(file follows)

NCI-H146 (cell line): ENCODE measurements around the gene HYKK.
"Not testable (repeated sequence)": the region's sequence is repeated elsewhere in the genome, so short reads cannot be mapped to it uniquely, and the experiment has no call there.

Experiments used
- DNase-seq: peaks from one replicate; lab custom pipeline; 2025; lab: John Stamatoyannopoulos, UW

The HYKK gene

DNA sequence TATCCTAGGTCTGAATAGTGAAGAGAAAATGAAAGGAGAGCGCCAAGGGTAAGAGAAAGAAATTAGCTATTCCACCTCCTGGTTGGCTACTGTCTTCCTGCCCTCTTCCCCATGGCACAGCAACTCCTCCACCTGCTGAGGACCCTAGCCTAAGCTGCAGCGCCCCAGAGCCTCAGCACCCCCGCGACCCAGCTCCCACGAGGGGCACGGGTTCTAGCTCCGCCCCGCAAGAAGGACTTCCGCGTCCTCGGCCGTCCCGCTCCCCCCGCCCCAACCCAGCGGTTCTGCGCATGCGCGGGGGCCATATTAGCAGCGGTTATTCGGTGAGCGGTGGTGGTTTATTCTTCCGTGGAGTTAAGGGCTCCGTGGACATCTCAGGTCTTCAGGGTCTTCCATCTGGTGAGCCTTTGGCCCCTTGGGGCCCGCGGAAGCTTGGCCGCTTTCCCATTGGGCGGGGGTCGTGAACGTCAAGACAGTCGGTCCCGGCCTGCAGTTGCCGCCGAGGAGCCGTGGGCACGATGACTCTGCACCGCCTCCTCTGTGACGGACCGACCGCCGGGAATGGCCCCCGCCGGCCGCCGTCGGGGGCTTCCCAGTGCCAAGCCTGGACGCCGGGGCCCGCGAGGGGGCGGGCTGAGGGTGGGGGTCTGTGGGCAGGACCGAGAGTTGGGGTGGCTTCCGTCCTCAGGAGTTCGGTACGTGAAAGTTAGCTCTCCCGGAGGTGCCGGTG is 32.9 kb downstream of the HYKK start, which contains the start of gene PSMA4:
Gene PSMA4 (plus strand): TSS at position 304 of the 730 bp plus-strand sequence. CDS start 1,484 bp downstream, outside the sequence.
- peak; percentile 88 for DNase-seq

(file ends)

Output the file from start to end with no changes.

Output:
NCI-H146 (cell line): ENCODE measurements around the gene HYKK.
"Not testable (repeated sequence)": the region's sequence is repeated elsewhere in the genome, so short reads cannot be mapped to it uniquely, and the experiment has no call there.

Experiments used
- DNase-seq: peaks from one replicate; lab custom pipeline; 2025; lab: John Stamatoyannopoulos, UW

The HYKK gene

DNA sequence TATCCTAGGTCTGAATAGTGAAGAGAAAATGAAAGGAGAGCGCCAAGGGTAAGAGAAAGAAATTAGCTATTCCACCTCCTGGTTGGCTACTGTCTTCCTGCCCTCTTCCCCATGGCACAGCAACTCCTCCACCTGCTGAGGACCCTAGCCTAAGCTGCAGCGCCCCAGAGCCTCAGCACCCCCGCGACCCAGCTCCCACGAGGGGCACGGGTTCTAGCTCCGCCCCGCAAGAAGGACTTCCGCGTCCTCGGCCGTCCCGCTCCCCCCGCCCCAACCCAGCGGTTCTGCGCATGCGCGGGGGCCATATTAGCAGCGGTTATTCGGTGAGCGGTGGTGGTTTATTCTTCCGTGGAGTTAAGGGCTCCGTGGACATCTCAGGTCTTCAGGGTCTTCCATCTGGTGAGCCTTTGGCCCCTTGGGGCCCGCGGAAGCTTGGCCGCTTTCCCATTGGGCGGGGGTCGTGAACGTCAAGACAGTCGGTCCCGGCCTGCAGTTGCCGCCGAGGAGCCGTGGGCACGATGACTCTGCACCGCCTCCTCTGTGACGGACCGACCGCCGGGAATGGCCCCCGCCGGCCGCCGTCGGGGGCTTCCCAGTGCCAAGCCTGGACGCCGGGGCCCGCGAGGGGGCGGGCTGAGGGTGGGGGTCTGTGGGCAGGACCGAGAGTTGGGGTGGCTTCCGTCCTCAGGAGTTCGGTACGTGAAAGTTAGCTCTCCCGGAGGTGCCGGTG is 32.9 kb downstream of the HYKK start, which contains the start of gene PSMA4:
Gene PSMA4 (plus strand): TSS at position 304 of the 730 bp plus-strand sequence. CDS start 1,484 bp downstream, outside the sequence.
- peak; percentile 88 for DNase-seq